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Capturing Household-Level Spatial Influence In Agricultural Management Using Random Effects Regression

  • Swinton, Scott M.

Data on agricultural and natural resource management typically have spatial patterns related to the landscapes from which they came. Consequently, econometric models designed to explain the determinants of humans' natural resource management practices or their outcomes often have spatial structure that can bring bias or inefficiency to parameter estimates. Although econometric tools are available to correct for spatial structure, such tools are largely lacking for use with discrete dependent variable models. While one obvious solution would be to develop the necessary tools, an alternative is to identify conditions under which spatial dependency can be managed effectively without formal spatial autoregressive models. This study examines conditions under which spatial structure corresponds closely to defined agro-ecological zones, making it possible to model spatial effects by random effects regression. Using household survey data sampled along agro-ecological zone strata, this article develops two models of links between farmer assets and agricultural natural resource degradation in southern Peru. The first stage model looks at determinants of crop yield loss over time (an index of soil productivity), while the second stage model looks at determinants of the extent of fallow cycles in crop rotation, a key agricultural practice reducing crop yield loss. Diagnostic statistics for spatial dependency reveal spatial structure, particularly in the fallow model. This spatial dependency is eliminated in the ordinary least squares (OLS) models by inclusion of the agro-ecological zone random effects. In the spatially dependent fallow model, comparison of coefficient estimates between OLS and the spatial autoregressive maximum likelihood models showed OLS with random effects to give virtually identical results to the spatial autoregressive models, making the latter unnecessary. These results show that spatial structure in natural resource management models can sometimes be captured by zonal variables. When this occurs, random effects regression can largely eliminate spatial dependency. A necessary precondition for this approach with household survey data is prior sample stratification according to landscape characteristics. Where random effects models can effectively capture spatial structure, they may also offer analysts greater flexibility in analyzing models with limited dependent variables.

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File URL: http://purl.umn.edu/11516
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Paper provided by Michigan State University, Department of Agricultural, Food, and Resource Economics in its series Staff Papers with number 11516.

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Date of creation: 2002
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Handle: RePEc:ags:midasp:11516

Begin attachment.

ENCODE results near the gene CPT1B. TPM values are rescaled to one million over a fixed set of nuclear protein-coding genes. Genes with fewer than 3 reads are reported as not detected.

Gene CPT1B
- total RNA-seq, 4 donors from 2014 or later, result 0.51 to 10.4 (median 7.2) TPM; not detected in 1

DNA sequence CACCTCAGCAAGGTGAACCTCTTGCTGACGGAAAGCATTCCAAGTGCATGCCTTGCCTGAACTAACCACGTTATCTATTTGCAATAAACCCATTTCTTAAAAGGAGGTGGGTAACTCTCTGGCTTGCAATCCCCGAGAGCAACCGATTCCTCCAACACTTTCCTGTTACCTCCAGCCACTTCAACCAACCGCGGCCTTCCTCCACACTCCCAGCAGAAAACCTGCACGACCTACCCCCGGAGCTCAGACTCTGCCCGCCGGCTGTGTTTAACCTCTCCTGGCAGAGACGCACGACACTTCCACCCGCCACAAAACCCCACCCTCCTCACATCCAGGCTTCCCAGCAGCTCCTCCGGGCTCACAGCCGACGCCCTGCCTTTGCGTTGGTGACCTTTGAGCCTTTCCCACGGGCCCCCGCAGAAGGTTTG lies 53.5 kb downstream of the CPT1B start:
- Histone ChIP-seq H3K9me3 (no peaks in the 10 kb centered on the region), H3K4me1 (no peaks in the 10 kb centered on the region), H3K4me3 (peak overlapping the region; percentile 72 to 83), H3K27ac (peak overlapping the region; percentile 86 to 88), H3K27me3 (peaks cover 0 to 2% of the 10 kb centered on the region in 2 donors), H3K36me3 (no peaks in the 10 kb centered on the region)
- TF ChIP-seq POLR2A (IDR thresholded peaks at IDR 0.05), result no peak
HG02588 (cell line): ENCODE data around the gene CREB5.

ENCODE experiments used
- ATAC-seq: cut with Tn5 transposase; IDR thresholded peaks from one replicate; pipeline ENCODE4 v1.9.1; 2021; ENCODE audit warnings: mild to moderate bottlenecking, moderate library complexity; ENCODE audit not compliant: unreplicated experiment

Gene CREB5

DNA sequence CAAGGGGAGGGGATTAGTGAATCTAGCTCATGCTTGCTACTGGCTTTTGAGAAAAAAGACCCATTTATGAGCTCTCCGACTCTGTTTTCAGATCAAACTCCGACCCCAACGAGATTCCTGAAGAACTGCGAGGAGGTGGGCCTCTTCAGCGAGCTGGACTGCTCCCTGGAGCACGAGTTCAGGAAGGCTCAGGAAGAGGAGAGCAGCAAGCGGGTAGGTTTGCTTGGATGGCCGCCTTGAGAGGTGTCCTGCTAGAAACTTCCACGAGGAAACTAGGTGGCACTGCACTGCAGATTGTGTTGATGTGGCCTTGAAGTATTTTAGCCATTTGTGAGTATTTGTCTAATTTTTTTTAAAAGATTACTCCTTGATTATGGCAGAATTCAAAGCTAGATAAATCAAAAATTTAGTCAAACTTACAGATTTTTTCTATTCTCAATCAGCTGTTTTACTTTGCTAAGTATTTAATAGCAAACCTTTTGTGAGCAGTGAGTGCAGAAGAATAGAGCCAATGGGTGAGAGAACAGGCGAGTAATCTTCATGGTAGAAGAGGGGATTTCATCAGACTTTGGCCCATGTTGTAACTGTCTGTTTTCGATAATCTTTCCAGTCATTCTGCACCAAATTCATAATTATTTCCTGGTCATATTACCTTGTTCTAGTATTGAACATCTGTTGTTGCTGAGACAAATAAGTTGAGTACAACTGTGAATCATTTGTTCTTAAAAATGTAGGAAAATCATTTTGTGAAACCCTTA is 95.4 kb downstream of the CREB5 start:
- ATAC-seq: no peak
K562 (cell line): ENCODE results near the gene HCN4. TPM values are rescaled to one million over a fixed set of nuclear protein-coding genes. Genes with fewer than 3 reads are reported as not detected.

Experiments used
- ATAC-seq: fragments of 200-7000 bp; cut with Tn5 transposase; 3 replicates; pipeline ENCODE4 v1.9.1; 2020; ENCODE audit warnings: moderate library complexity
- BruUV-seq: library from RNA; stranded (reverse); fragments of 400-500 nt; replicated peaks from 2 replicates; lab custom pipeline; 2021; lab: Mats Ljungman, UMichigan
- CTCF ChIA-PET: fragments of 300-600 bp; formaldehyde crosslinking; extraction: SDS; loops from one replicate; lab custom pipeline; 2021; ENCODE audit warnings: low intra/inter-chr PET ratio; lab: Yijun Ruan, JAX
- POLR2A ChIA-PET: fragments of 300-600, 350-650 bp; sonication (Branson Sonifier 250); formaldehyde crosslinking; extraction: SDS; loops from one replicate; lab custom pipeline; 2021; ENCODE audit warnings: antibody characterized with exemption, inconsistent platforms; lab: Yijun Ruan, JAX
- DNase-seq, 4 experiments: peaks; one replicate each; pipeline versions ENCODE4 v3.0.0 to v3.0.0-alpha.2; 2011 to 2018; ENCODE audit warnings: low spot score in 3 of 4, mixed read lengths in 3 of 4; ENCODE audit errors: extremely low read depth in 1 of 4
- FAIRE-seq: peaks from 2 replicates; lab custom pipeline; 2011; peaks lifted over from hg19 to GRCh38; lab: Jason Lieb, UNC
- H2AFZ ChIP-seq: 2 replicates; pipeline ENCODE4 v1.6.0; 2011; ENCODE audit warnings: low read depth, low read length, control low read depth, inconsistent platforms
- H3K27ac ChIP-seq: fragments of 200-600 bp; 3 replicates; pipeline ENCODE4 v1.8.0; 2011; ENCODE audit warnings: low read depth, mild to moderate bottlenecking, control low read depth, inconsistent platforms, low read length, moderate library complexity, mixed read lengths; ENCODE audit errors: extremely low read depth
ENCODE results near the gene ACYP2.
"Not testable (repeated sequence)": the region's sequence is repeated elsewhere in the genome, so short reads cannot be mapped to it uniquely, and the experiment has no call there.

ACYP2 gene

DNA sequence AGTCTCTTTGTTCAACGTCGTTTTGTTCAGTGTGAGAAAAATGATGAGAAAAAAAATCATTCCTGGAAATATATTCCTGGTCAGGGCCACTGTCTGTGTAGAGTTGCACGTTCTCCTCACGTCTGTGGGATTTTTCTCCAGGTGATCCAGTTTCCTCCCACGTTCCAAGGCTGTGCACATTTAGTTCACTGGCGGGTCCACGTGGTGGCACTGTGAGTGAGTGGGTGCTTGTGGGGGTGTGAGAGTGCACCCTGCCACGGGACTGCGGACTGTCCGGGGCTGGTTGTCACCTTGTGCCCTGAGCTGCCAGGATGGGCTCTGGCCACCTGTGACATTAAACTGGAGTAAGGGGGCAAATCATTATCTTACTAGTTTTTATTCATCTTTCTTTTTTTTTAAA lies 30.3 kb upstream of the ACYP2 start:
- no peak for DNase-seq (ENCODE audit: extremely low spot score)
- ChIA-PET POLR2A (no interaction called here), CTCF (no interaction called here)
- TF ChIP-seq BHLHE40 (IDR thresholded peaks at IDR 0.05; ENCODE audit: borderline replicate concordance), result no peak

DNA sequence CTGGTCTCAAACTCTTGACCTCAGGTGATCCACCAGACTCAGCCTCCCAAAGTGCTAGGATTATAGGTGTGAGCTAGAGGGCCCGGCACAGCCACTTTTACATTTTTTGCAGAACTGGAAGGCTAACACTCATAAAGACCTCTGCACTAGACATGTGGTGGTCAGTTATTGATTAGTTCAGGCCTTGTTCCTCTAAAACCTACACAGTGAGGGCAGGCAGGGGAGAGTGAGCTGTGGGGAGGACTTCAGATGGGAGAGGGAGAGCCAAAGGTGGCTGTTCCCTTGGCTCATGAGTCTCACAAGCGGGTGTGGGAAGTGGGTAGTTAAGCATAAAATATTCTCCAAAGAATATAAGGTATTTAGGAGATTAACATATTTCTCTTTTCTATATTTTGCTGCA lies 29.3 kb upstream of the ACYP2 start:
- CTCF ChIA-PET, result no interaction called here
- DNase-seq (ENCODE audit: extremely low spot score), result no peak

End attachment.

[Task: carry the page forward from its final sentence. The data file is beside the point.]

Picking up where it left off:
Contact details of provider: Postal: Justin S. Morrill Hall of Agriculture, 446 West Circle Dr., Rm 202, East Lansing, MI 48824-1039
Phone: (517) 355-4563
Fax: (517) 432-1800
Web page: http://www.aec.msu.edu/agecon/Email:


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  1. Nancy E. Bockstael, 1996. "Modeling Economics and Ecology: The Importance of a Spatial Perspective," American Journal of Agricultural Economics, Agricultural and Applied Economics Association, vol. 78(5), pages 1168-1180.
  2. Pinkse, Joris & Slade, Margaret E., 1998. "Contracting in space: An application of spatial statistics to discrete-choice models," Journal of Econometrics, Elsevier, vol. 85(1), pages 125-154, July.
  3. Kathleen P. Bell & Nancy E. Bockstael, 2000. "Applying the Generalized-Moments Estimation Approach to Spatial Problems Involving Microlevel Data," The Review of Economics and Statistics, MIT Press, vol. 82(1), pages 72-82, February.
  4. Gerald C. Nelson & GVirginia Harris & Steven W. Stone, 2001. "Deforestation, Land Use, and Property Rights: Empirical Evidence from DariƩn, Panama," Land Economics, University of Wisconsin Press, vol. 77(2), pages 187-205.
  5. Gerald C. Nelson & Daniel Hellerstein, 1997. "Do Roads Cause Deforestation? Using Satellite Images in Econometric Analysis of Land Use," American Journal of Agricultural Economics, Agricultural and Applied Economics Association, vol. 79(1), pages 80-88.
  6. Case, Anne C, 1991. "Spatial Patterns in Household Demand," Econometrica, Econometric Society, vol. 59(4), pages 953-65, July.
  7. Case, Anne, 1992. "Neighborhood influence and technological change," Regional Science and Urban Economics, Elsevier, vol. 22(3), pages 491-508, September.
  8. Mark Rosenzweig & Andrew D. Foster, . "Learning by Doing and Learning from Others: Human Capital and Technical Change in Agriculture," Home Pages _068, University of Pennsylvania.
  9. Kelejian, Harry H & Prucha, Ingmar R, 1999. "A Generalized Moments Estimator for the Autoregressive Parameter in a Spatial Model," International Economic Review, Department of Economics, University of Pennsylvania and Osaka University Institute of Social and Economic Research Association, vol. 40(2), pages 509-33, May.
  10. Swinton, Scott M. & Jones, Kezelee Q., 1998. "From Data To Information: The Value Of Sampling Vs. Sensing Soil Data," Staff Papers 11674, Michigan State University, Department of Agricultural, Food, and Resource Economics.
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